President Alberto Fernández is on the verge of pressing the green button. The Peronist leader is preparing his government to send a bill to allow the voluntary interruption of pregnancy to Argentina’s lower house Chamber of Deputies before the end of the year. Inside Congress, however, the countdown has already begun.
In the clearest sign yet that the start of the landmark debate is imminent – there is speculation the bill could enter Congress as early as next week – Lower House Speaker Sergio Massa has scheduled meetings with representatives from both sides of the issue at the National Legislature.
The Frente Renovador leader, a key figure in the ruling coalition, is due to meet this week with activists from the Campaña por el Aborto Legal, Seguro y Gratuito (“Campaign for the Legal, Safe and Free Abortion”) and figures from the “pro-life” camp, at the request of lawmaker Vanesa Massetani (Frente de Todos, Santa Fe Province).
According to reports, the briefings will discuss the “rules of the game” and the bill’s likely deadlines. Sources, cited by the Noticias Argentinas news agency on Tuesday, say the Tigre leader does not want to leave anything to chance.
Speaking on behalf of the pro-legalisation campaigners this week, activist Jenny Durán told the news agency that there is an “urgent” need for the legislation.
"We will raise our point of view with Massa,” said Durán, a member of the Campaña por el Aborto Legal, Seguro y Gratuito.
“We believe that [the bill’s] approval is urgent. During the pandemic unsafe abortions have been performed and we have knowledge of three women who have died in recent times. We want an expeditious, serious treatment, without low blows.
“The debate in 2018 made society aware of the cruelty of the penalty. We cannot wait. We want it to be dealt with as soon as possible.”
Sources linked to Unidad Provida (Pro-life unity”), which groups together 150 organisations who oppose legalisation, also confirmed Tuesday that the meeting had been brokered by Massetani, a Santa Fe lawmaker who is part of Massa’s party.
While the ‘blue’ camp believes the deputy’s closeness to Massa could benefit them, they understand that attempts to ensure lawmakers vote against the bill are likely to be more fruitful in the opposition’s ranks.
Though President Fernández has hinted heavily this week that the bill’s arrival in Congress is imminent, any doubts that it may be further delayed thanks to the coronavirus pandemic look to have been put to bed by confirmation of Massa’s meetings.
The bill is expected to come to a vote sooner than in 2018, when debate lasted three months. Within the ruling coalition they believe the issue was discussed exhaustively two years ago, while the coronavirus pandemic (and the complications that come with remote sessions) means long public hearings – as well as massive demonstrations outside Congress by both the blue and green camps – are unfeasible.
In addition, the end of the year is rapidly approaching; objectively, there is less available time in the calendar. Though the government did consider postponing the legalisation bid again given the effects of Covid-19, pressure within the ruling coalition to deliver a key campaign promise has been strong.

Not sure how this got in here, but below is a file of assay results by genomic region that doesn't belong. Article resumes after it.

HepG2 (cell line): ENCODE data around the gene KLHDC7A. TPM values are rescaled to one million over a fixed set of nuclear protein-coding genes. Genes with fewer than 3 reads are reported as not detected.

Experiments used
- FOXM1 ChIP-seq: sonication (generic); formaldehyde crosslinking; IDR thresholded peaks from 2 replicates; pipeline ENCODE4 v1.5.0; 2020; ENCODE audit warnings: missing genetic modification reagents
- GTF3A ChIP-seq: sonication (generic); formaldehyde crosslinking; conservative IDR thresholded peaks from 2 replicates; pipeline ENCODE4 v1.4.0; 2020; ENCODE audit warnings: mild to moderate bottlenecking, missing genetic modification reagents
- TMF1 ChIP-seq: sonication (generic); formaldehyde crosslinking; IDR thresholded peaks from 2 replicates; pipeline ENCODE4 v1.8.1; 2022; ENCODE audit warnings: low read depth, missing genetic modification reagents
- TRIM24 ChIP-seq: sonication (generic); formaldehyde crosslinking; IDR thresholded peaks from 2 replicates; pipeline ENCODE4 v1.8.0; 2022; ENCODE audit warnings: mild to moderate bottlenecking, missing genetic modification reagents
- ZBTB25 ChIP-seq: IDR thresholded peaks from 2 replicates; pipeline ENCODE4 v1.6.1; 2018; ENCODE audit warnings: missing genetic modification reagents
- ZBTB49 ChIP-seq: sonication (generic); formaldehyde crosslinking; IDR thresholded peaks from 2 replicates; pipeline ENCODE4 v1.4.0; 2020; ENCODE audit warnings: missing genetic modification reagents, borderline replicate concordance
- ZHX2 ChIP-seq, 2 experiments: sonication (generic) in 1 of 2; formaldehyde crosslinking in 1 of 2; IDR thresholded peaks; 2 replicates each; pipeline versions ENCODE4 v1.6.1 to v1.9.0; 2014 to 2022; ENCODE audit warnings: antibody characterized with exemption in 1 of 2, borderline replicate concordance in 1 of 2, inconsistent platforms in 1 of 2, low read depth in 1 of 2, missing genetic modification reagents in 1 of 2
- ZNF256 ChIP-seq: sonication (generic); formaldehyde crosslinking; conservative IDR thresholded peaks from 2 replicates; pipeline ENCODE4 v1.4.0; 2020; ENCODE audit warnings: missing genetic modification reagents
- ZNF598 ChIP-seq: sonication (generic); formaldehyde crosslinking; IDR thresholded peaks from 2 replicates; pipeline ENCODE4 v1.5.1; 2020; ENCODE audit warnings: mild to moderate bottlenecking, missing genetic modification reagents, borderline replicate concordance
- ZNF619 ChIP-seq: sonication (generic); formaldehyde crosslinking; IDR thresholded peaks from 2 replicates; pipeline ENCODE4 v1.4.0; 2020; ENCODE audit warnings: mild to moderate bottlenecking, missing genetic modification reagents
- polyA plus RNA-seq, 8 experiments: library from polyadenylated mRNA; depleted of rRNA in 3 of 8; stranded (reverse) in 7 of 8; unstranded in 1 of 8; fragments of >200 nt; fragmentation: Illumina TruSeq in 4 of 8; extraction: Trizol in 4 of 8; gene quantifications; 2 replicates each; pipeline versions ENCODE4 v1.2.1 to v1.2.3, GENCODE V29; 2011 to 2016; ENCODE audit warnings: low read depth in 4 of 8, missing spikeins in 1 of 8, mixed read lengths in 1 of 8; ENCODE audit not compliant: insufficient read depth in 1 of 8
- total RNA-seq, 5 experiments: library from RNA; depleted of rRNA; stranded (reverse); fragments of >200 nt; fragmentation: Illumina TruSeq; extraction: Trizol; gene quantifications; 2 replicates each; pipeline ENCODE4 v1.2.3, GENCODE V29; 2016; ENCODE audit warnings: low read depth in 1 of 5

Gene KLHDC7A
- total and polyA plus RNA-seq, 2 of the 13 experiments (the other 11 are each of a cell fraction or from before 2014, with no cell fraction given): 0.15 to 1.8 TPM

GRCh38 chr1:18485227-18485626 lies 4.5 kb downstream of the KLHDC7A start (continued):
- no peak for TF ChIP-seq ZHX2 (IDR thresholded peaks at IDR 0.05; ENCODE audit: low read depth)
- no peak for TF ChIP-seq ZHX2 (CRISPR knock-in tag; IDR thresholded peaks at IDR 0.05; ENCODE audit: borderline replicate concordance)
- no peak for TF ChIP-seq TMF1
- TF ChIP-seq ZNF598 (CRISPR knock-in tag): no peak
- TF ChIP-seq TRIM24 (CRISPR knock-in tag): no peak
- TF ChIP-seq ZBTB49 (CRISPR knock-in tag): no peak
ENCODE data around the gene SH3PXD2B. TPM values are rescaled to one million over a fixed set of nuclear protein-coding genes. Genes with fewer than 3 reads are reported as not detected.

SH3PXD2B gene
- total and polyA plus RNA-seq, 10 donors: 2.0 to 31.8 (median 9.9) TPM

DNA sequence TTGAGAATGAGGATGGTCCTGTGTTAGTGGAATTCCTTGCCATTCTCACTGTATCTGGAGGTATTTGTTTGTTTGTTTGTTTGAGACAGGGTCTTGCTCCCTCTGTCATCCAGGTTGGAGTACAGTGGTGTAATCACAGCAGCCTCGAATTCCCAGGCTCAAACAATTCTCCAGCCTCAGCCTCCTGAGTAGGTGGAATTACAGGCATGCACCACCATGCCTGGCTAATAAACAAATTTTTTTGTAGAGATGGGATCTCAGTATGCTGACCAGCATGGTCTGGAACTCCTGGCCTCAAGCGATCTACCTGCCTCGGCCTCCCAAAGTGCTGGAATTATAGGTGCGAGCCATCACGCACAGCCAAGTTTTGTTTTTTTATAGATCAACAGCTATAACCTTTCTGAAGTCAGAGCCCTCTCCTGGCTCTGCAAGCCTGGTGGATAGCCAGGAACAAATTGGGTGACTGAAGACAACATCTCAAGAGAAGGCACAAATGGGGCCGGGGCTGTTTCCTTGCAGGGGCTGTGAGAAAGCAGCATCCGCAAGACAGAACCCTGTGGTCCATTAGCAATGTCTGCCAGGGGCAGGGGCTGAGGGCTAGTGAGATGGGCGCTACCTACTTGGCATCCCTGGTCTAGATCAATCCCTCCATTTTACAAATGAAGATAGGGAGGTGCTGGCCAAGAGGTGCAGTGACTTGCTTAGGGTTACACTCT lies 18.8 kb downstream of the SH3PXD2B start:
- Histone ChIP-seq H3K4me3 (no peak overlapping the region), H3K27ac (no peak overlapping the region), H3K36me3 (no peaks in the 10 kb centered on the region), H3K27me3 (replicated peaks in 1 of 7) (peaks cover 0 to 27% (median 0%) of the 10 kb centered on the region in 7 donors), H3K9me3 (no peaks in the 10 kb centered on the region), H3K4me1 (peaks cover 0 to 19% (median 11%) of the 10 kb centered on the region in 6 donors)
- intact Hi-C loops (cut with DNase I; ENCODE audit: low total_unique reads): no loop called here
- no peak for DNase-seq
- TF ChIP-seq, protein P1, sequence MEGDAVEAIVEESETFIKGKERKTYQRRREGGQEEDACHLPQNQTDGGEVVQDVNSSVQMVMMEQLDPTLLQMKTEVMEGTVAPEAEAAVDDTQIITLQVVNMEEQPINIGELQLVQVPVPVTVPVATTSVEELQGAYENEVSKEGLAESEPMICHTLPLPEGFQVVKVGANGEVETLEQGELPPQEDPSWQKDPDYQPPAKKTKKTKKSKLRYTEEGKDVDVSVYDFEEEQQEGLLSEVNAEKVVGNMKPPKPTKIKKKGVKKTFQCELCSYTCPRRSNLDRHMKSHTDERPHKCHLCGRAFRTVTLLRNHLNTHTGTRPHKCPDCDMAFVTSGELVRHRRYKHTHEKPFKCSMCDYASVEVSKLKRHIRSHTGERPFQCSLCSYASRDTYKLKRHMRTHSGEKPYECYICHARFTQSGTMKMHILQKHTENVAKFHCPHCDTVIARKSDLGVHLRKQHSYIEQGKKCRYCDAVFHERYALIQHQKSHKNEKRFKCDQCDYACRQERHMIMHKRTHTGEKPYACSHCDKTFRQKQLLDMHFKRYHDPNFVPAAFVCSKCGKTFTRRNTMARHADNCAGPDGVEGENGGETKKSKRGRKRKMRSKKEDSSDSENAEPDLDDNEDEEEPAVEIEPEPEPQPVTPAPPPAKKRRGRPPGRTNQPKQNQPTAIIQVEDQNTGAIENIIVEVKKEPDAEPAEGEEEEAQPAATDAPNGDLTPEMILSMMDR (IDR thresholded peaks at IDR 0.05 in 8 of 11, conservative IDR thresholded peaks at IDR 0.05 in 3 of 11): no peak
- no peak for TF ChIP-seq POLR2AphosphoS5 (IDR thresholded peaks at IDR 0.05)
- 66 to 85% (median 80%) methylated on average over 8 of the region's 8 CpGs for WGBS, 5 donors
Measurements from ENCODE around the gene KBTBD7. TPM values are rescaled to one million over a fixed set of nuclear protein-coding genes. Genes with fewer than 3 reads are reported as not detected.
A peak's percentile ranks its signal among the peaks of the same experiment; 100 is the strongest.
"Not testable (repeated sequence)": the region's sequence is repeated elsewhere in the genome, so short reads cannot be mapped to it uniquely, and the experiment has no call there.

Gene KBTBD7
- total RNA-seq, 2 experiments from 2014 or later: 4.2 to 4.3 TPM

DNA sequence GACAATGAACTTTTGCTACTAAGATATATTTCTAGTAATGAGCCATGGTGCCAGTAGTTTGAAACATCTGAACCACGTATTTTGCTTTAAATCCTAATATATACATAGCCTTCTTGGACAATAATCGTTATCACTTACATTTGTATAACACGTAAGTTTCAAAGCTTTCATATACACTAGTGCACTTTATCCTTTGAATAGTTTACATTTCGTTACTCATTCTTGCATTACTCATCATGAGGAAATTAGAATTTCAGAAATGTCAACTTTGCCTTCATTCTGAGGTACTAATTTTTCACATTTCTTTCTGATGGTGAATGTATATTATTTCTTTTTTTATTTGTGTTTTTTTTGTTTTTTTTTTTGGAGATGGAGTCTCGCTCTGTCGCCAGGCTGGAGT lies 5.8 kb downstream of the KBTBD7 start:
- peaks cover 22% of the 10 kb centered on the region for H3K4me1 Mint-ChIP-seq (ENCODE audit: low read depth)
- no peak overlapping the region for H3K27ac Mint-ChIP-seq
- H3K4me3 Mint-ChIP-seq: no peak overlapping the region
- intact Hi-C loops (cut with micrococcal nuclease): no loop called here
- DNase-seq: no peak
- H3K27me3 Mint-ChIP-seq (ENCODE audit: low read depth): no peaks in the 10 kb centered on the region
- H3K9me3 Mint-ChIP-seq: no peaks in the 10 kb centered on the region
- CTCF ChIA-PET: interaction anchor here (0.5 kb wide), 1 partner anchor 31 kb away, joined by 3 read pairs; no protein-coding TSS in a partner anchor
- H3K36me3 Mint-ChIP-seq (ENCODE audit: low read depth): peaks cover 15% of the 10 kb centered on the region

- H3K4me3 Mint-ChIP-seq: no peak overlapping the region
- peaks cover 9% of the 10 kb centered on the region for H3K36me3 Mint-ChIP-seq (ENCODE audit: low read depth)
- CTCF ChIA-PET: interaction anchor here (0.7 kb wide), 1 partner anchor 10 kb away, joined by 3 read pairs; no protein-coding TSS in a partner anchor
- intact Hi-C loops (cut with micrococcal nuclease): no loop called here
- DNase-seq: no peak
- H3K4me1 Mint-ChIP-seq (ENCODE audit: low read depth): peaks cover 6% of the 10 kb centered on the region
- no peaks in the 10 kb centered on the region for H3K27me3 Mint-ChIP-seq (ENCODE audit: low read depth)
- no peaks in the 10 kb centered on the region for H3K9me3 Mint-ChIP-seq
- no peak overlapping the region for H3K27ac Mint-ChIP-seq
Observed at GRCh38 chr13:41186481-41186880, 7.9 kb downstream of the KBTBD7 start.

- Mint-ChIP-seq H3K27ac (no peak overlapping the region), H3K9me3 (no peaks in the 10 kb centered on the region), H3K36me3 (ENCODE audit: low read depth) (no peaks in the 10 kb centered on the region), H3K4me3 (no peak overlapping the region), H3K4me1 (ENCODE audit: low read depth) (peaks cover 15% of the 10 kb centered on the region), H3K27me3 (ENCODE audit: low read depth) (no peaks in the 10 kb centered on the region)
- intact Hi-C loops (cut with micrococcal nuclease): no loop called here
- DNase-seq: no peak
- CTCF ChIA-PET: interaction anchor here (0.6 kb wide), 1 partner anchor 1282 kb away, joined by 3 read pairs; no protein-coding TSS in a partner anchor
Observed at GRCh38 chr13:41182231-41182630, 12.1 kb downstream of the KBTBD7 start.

The final text of the bill is being still worked on by a number of Cabinet officials, with Women, Gender and Diversity Minister Elizabeth Gómez Alcorta and Legal and Technical Secretary Vilma Ibarra key to those discussions.
Earlier this week, Fernández said the government was “finishing work” on the bill.
"We are working on that. It is a campaign promise, and I promise to keep them," he said, adding that it would be paired with a bill that would provide assistance to pregnant women in vulnerable situations for “the first 1,000 days” of a child’s life.
"I don't want this theme to become another dispute among Argentines. We respect everyone, I don't want this to generate a new debate," he added.
Sources from the pro-life camp say the second bill is a “clear strategy” to lower tensions.
“The Church has already let go of his hand. He wants to fulfil the promise to the radicalised sectors [of his coalition]," an unnamed figure from the movement told NA.
On both sides of the debate, researchers are attempting to size up how the votes will fall.
According to a member of the pro-reform National Campaign movement, the green camp has the numbers in the lower house. The support of around 120 lawmakers is likely to be necessary and they estimate 127 or 128 votes will be cast in favour, with 109 or 110 against.
For the blue camp, they agree the Chamber of Deputies is likely to back the bill, as it did in 2018. This time around, they will not be able to count on the Executive staying neutral, as former president Mauricio Macri did either.
However, the anti-abortion camp is putting its faith in the Senate, where the numbers remain unclear, with the fate of at least four votes unknown.
President Fernández has started the ball rolling, stirring up the militant activists on both sides of the divide. Pro-reform campaigners this week began leaving messages at the doors of Congress, all with the same simple message: “Our bill is urgent.”
What lies ahead promises to be a tough and gruelling battle, with an outcome that remains hard to forecast.
– TIMES/NA [with reporting by Sebastián Hadida]